by Nick Holmes on October 4, 2007
Although a handful of UK law bloggers were active before 2006, it was only then that the UK blawgosphere started to take off. Since then, new law blogs have continued to appear at the rate of about one a week.
On infolaw I catalogue all known UK law blogs (plus a small number of notable overseas blawgs and blawg directory sites). Currently there are 132 listings (125 UK law blogs). More than half of these are hosted by Google’s Blogger: 57 resolve to blogspot.com, 8 to wordpress.com and 8 to typepad.com; the remainder resolve to 57 other unique domains, though a number of these are nevertheless hosted by one of the big three blog services.
What trends do I see? New blawgs continue to appear at a steady rate – no great rush, but no significant falling-off either. It is noticeable that those who have been blogging for a while are (on average and with several notable exceptions) posting slightly less frequently; they are also tending to focus more on their core interests, with less posting about peripheral topics and less navel gazing. In other words, these blogs have matured.
As noted recently by Nearly Legal, there are several bloggers who have simply stopped posting or deleted their blogs or moved them elsewhere without so much as a by your leave. This I cannot understand. You have spent time creating and maintaining a blog and in building up a network of blog friends; the least you can do for yourself and out of respect for the rest of us is leave a forwarding address or tell us why you’ve stopped blogging. Leaving us with a stale last post or dumping us on a “page not found” are guaranteed to leave a poor impression.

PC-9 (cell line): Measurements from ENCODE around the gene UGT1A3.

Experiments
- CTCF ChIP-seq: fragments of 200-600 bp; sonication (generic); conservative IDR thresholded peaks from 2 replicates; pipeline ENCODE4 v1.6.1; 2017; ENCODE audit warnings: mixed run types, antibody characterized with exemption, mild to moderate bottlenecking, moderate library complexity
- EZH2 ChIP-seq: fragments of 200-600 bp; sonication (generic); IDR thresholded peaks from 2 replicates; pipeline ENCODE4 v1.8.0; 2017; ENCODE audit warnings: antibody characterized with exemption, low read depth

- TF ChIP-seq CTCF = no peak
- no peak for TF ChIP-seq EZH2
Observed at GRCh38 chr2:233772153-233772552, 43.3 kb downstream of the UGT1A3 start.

For many, blogging is largely about self-satisfaction: getting it off their chest, stirring it up, getting feedback, learning from others; some use it more directly to promote their expertise and engage potential clients and associates. Whatever your purpose, blogging is a form of networking, putting you in touch with new people, sharing new information and insights and (if you do it right) earning you kudos and new business.
The novelty of blogging has worn off and the hype has died down. That’s a good thing. Blogging has become normal and newcomers will continue to see its benefits as part of the broader Web 2.0 movement. I don’t foresee any explosion of law blogs per se, but blogging will continue to grow and blog-like functions will increasingly be incorporated into all websites.